He states: “Each time one encounters such opposites, each of them with persuasive arguments in its favour, it’s price looking into the depth of the issue for something greater than compromise, greater than a half-and-half solution. Possibly what we actually need shouldn’t be either-or but the-one-and-the-other-at-the-same-time.”
The principle of the unity of opposites is, here, abstract and universal. But Schumacer also offers specific and concrete examples of its practical deployment. Central to his organisational prescriptions is the antinomy between “order and freedom”. He states: “We will associate many further pairs of opposites with this basic pair of order and freedom.” In doing so, he practises the Hegelian impulse to see a dialectic in any respect phases of existence, including the modes of hierarchy and autonomy inside human acts of collaboration.
“All real human problems arise from the antinomy of order and freedom. Antinomy means a contradiction between two laws; a conflict of authority; opposition between laws or principles that seem like founded equally in reason. Excellent! That is real life, stuffed with antinomies and larger than logic.”
The discussion of contradiction between two extremes, and the attempt to search out a sublation of those opposites, or a minimum of an accommodation, is central to Schumacher’s mental practice, including his prescriptions of find out how to run an organisation. He claims this unity of opposites informed his practical leadership of the National Coal Board, which on the time had 800,000 employees.
Schumacher posits that each “extremes” of the order-freedom dialectic are mandatory in organisational practice. “In any organisation, large or small, there have to be a certain clarity and orderliness; if things fall into disorder, nothing may be completed. Yet orderliness, as such, is static and lifeless; so there must even be loads of elbow-room and scope for breaking through the established order, to do the thing never done before, never anticipated by the guardians of orderliness, the brand new, unpredicted and unpredictable consequence of a person’s creative idea.”
This determines the contradiction of “centralising and decentralising”. He adds: “Centralisation is principally an idea of order; decentralisation, considered one of freedom. The person of order is often the accountant and, generally, the administrator: while the person of creative freedom is the entrepreneur. Order requires intelligence and is conducive to efficiency; while freedom calls for, and opens the door to, intuition and results in innovation.”
Schumacher complains that the majority organisations fail to recognise such dialectical oppositions, and fail to administer them. This leads to infinite and unproductive “swings of a pendulum” or unmediated order taking on until “the organisation becomes moribund and a desert of frustration.”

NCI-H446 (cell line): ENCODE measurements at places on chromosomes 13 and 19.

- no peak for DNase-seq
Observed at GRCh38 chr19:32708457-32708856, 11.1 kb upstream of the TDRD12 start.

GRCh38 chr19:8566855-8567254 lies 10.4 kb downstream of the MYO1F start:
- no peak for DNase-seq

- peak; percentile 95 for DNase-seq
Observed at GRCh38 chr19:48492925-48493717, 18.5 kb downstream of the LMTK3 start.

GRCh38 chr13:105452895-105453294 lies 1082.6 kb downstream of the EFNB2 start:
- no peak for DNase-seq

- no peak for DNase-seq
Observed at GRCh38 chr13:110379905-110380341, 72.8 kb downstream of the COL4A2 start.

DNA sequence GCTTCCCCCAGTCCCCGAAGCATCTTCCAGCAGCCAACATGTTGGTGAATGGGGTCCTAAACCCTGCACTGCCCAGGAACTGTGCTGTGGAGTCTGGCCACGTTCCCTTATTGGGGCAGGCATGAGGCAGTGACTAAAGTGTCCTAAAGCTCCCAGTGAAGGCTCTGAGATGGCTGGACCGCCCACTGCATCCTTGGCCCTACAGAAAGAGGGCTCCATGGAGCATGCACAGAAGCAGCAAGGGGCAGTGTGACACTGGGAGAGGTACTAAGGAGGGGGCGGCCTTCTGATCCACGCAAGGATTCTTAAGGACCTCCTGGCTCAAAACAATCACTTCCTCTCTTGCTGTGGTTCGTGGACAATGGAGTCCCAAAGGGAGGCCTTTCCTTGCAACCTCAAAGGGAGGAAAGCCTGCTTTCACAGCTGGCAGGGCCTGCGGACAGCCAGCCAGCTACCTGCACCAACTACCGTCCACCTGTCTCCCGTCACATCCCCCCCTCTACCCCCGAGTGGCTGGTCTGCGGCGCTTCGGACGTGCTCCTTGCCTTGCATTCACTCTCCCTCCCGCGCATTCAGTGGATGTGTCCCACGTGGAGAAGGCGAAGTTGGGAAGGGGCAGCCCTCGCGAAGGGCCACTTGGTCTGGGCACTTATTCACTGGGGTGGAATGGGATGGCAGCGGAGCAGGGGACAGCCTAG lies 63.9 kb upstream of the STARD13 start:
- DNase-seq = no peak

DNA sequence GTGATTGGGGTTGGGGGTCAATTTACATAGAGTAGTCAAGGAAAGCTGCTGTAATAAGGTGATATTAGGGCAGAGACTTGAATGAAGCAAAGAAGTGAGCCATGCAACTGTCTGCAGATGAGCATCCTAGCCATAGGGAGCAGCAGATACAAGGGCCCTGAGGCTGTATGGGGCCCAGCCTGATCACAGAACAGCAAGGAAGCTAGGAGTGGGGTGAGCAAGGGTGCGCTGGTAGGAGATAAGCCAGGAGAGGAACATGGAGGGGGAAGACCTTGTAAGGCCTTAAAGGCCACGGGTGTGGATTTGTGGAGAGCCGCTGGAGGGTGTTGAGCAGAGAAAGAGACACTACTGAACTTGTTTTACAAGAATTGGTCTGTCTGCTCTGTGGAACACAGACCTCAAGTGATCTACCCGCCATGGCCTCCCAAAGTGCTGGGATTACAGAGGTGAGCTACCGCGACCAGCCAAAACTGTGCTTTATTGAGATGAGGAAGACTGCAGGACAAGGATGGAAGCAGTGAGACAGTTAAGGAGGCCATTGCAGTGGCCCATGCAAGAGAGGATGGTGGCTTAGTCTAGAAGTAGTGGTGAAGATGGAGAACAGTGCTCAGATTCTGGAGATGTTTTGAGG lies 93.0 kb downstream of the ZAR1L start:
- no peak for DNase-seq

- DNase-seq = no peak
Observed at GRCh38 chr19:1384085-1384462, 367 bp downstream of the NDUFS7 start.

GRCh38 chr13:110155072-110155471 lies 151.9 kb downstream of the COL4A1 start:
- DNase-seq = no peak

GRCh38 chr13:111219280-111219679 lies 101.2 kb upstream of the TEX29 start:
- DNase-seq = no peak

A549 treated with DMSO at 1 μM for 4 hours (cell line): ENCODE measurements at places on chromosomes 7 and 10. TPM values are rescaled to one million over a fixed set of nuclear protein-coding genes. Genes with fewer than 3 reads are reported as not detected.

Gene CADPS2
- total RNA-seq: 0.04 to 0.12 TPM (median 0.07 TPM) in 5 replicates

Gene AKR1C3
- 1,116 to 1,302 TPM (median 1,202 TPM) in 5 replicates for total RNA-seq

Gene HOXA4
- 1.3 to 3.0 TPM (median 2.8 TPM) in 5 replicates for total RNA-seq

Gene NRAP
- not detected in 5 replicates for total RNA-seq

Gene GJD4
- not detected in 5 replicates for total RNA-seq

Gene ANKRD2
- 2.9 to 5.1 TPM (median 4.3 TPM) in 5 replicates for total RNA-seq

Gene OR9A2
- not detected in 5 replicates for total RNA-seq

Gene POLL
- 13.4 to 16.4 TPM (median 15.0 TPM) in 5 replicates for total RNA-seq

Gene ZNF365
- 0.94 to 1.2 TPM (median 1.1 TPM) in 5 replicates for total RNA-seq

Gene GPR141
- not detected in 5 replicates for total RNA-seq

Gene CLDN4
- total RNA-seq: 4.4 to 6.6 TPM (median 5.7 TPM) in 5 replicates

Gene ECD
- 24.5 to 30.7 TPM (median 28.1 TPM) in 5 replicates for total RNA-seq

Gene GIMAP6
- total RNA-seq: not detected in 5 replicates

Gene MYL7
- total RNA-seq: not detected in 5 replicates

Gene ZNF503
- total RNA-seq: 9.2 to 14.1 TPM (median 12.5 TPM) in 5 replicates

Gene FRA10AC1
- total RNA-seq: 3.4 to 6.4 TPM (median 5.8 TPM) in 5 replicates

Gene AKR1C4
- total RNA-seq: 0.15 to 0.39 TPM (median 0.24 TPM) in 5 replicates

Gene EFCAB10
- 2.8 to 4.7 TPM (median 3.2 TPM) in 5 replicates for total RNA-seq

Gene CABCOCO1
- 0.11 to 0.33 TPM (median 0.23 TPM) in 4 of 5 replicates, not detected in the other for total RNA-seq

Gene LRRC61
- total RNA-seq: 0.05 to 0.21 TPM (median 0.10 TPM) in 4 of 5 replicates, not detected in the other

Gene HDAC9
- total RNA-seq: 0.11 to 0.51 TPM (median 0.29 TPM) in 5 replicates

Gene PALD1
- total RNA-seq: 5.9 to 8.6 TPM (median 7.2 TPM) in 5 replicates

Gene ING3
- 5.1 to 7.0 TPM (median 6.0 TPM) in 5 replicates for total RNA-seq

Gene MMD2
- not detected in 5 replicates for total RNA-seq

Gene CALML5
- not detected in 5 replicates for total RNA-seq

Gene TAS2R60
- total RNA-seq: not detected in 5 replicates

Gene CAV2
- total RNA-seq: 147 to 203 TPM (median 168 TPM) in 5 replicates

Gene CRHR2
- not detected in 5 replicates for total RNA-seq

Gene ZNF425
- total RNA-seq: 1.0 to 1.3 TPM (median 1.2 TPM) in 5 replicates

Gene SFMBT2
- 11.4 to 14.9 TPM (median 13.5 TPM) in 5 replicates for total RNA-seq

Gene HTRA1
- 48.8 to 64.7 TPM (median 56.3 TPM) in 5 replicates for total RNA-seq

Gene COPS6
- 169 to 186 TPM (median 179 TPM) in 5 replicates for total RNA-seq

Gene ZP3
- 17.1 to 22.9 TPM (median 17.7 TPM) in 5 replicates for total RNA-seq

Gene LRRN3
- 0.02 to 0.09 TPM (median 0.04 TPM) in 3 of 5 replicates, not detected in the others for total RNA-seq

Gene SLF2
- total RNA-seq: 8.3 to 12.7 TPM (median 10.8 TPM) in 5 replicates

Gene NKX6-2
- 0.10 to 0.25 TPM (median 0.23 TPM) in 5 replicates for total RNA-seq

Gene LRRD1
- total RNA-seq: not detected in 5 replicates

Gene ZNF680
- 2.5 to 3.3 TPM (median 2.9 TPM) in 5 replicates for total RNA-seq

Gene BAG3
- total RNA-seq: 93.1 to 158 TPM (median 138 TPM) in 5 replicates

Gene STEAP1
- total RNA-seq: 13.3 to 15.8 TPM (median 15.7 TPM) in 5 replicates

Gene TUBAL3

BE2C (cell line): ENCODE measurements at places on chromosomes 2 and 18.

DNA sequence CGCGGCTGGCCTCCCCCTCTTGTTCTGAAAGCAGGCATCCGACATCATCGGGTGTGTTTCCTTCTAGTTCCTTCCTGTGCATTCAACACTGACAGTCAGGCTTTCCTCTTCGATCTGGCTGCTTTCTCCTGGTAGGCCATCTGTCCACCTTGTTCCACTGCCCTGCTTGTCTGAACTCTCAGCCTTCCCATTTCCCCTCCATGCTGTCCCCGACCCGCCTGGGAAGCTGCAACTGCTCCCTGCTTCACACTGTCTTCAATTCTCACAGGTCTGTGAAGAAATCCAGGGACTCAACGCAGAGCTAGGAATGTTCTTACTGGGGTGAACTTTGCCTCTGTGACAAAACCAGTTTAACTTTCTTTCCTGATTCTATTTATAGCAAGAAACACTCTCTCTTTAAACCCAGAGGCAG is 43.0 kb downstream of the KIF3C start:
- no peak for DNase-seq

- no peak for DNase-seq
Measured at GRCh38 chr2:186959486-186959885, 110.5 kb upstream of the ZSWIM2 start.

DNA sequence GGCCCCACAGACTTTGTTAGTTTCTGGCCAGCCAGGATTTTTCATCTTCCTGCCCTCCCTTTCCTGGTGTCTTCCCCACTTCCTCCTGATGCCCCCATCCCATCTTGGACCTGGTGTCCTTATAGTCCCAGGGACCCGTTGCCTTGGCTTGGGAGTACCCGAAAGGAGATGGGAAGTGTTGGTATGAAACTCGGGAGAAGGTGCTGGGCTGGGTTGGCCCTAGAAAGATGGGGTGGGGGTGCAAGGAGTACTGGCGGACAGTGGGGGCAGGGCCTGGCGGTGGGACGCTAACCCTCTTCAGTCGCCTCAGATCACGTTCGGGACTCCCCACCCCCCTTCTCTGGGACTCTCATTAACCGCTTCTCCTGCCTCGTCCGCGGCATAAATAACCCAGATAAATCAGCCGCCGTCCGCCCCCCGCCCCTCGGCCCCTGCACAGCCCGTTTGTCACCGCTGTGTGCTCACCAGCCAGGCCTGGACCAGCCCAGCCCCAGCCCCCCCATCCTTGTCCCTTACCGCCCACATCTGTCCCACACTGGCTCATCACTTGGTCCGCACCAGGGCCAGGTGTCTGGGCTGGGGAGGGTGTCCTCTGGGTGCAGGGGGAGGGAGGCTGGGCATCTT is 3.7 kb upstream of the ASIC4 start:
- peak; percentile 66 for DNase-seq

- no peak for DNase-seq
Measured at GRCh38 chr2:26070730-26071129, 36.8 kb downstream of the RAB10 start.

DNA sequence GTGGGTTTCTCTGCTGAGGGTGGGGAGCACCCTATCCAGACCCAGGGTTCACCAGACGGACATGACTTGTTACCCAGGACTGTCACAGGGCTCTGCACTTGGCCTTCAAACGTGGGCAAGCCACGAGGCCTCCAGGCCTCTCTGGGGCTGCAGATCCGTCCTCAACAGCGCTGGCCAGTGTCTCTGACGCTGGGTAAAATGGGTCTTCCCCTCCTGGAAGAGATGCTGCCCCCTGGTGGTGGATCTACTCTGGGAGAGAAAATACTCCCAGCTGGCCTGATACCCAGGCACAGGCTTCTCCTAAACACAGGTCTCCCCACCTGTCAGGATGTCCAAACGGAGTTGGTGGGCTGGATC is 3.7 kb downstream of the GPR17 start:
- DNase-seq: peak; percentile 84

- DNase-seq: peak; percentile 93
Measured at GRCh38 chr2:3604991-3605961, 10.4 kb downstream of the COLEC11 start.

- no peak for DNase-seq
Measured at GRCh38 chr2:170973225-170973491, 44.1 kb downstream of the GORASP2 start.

The philosopher doesn’t simply observe contradiction, but offers a transparent programme to administer and even leverage such apparent paradoxes with the intention to bring about creative satisfaction for the workforce, without sacrificing results for the owner or manager. Schumacher, typically, doesn’t step outside of the capitalist paradigm and his solutions are designed to secure profitability, while dissolving the alienation of labour.
“The basic task is to attain smallness inside large organisations,” he argues, fittingly. He also advances 4 key principles: the Principle of Subsidiary Function; the Principle of Vindication; the Principle of Motivation and at last the Principle of the Middle Axiom. I think each of those principles are price retaining, and may be deployed in profit-making organisations and in addition impact-centred organisations reminiscent of we discover in the general public and charitable sectors.
The organisational structure advocated by Schumacher based on his small is gorgeous principle can best be described as a practice of allowing for the best autonomy possible, while allowing for hierarchy only where mandatory. This implies decisions have to be taken on the coal face, literally in his case, at any time when possible. Managers should set and monitor strategy, and supply clear goals and guidance. But they need to only then intervene in each day decisions under extreme circumstances, reminiscent of when mission critical goals haven’t been met.
This prescription of employee autonomy is directly set out in his Principle of Subsidiary Function. This principle states: “It’s an injustice and at the identical time a grave evil and disturbance of right order to assign to a greater and better association what lesser and subordinate organisations can do. For each social activity ought of its very nature to furnish help to the members of the body social and never destroy and absorb them.”
Andrew Simms, the climate campaigner and co-author of the Green Latest Deal within the UK, speaks to the centrality of this principle: “If EF Schumacher’s great work on rethinking economics had been called the Principle of Subsidiary Function its audience, I believe, won’t have reached the hundreds of thousands that were touched by Small is Beautiful. Yet the previous is a more accurate description of the concept at the guts of his work…”
The principle must be actively defended within the workplace, or organisation. Indeed, Schumacher is adamant that the manager who wishes to intervene within the activity of the frontline employee must justify such actions. That is the right defence against economic autocracy, and against micromanagement.
Schumacher couldn’t be clearer. “The Principle of Subsidiary Function implies that the burden of proof lies at all times on those that need to deprive a lower level of its function, and thereby of its freedom and responsibility in that respect; they should prove that the lower level is incapable of fulfilling this function satisfactorily and that the upper level can actually do significantly better.”
This helps resolve the contradiction between the “opposites of centralising and decentralising”, he claims. “The Principle of Subsidiary Function teaches us that the centre will gain in authority and effectiveness if the liberty and responsibility of the lower formations are fastidiously preserved, with the result that the organisation as a complete can be ‘happier and more prosperous’.”